End of the F%$#ing World Review

Ashtyn Britt
Writer
abritt@lc.edu

The following review from here on will contain major spoilers, so if you’d want to watch The End of the F%$#ing World first, I highly recommend you do so. It’s available on Netflix!

If you’re looking for an original spin on a classic romantic comedy, this Netflix series might be for you! A few years ago, the movie Warm Bodies provided a new original and darker twist on the romantic comedies that Hollywood has learned to lean on. This eight-episode TV series has a very similar feeling and is well worth the time.

The story follows two teenagers, James and Alyssa, and their wild adventure when the two decide to run away. However, while Alyssa believes they’re two kindred spirits falling in love, James actually has psychopathic tendencies and wishes to murder Alyssa. These plans are put on hold when Alyssa and James find themselves in a predicament where James kills a serial killer who tried to hurt Alyssa.

The two must then go on the run, with the intention to find Alyssa’s father and hopefully hide from their previous life. It provides an amazing amount of character development for our leads and leads to James beginning to feel emotions he’d never felt and confront traumas that he’d ignored until now.
Following the process of Alyssa’s character is interesting, because we get to see how she decides to do outlandishly reckless and rebellious decisions and what leads her to do them. It’s almost as if she knows even deep down she’s a good kid, and hates that fact so much she’s willing to do anything to prove even herself wrong. We never really know what she’s going to do next, which is an unusual feeling, since it’s supposed to be her companion we should be worrying about more.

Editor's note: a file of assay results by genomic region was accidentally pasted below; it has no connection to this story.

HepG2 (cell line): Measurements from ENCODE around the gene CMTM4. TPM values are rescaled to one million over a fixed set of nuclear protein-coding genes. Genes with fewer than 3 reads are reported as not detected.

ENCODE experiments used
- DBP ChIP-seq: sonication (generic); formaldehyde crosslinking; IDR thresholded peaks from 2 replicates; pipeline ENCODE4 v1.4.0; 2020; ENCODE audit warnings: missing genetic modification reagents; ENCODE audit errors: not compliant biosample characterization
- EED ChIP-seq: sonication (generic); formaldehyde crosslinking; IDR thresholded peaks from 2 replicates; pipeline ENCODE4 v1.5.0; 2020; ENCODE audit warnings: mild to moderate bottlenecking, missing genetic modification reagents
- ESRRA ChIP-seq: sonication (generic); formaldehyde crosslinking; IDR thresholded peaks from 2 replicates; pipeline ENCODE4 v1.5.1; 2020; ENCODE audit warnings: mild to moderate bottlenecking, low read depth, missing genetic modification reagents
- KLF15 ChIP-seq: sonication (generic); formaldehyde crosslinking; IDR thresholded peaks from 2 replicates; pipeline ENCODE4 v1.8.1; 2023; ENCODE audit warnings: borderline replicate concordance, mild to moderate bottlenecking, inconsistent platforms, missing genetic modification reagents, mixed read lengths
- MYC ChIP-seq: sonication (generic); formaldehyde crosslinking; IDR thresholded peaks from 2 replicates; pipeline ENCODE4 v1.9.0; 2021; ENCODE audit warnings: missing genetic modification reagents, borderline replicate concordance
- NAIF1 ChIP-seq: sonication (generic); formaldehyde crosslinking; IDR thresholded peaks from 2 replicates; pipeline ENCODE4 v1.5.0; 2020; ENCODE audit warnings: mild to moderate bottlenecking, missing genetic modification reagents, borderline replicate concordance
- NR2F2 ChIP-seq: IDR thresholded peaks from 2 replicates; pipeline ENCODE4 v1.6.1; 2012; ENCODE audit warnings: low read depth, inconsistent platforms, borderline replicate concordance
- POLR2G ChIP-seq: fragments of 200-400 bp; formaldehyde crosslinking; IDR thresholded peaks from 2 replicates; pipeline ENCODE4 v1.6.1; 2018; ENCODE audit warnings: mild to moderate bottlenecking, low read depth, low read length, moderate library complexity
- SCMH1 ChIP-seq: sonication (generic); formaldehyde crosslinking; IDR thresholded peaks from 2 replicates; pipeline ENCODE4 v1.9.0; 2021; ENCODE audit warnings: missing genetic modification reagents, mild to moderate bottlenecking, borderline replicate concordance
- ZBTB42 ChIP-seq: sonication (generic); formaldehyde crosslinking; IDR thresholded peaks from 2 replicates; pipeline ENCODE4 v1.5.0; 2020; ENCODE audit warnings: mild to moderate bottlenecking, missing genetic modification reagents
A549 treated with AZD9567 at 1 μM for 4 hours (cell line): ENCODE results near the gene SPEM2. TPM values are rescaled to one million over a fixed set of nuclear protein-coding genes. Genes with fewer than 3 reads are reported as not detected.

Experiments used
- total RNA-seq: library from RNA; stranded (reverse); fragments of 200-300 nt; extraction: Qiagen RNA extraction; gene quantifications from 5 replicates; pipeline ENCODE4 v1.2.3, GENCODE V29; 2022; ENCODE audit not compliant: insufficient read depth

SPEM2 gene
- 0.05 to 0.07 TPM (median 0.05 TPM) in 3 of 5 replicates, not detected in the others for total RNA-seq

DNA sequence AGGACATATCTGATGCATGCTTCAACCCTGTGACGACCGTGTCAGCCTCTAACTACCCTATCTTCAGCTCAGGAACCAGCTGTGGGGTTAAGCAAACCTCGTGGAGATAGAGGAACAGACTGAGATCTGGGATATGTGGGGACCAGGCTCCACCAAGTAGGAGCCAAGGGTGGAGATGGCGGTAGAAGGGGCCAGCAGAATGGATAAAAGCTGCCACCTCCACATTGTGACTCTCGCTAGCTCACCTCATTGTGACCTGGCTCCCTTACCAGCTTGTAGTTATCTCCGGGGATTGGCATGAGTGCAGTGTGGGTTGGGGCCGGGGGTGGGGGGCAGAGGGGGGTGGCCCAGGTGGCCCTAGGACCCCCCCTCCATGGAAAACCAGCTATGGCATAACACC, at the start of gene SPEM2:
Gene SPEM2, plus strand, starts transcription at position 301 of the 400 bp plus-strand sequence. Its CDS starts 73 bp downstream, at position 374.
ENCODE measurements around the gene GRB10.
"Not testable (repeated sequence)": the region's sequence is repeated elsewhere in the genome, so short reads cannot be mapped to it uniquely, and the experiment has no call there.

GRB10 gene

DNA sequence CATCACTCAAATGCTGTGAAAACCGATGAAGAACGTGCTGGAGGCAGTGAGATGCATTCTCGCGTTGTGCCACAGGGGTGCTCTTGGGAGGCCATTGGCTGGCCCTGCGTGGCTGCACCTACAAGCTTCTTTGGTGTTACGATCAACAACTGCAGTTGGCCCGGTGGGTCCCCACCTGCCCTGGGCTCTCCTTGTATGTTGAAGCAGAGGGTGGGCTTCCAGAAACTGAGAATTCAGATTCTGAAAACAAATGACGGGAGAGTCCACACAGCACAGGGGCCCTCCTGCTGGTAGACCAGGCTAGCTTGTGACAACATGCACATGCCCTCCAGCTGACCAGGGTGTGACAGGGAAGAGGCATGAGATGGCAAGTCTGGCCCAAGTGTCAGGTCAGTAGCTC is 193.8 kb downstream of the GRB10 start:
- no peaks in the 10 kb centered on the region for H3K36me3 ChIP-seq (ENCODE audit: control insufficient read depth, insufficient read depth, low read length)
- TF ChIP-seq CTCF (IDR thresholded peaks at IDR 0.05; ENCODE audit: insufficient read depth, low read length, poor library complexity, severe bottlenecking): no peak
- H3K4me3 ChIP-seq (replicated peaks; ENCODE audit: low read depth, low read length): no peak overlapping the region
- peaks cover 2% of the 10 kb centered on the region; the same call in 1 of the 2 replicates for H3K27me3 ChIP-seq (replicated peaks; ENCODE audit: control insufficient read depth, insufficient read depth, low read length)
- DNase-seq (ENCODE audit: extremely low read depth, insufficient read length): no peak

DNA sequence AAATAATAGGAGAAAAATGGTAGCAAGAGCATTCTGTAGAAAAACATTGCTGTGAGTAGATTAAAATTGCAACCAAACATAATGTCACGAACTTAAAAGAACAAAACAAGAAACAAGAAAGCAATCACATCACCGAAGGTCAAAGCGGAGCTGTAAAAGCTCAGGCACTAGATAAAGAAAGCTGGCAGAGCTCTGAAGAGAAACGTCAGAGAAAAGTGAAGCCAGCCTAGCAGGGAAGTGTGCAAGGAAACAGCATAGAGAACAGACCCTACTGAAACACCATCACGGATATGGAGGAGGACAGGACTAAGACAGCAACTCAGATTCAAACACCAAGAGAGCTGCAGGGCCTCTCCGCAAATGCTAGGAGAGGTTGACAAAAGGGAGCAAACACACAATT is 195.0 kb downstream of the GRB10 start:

James on the other hand at times is so lovable and relatable, we occasionally forget what he’s supposed to be to the story. It’s odd as well to see him try to understand how to interact with the world around him and try to understand what’s going on.

There’s also a delightful subplot involving the two main detectives assigned to Alyssa and James’s case, and their conflicting opinions of the children and how to find them. These two are quite a highlight of the dark tone and provide an interesting distraction from the intensity of Alyssa and James’s story. These two are also the representation of queer women, which is just extra brownie points from me! Seeing how these two progress alongside the teenagers is very interesting, and the points they bring up ethically get the audience questioning things as well.

If you’re looking for a show that goes outside the box with its plot, is a quick watch, and leaves you on the edge wanting more, look no further! I for one will be waiting in anticipation for season two, and can’t wait to see what is next for these two!

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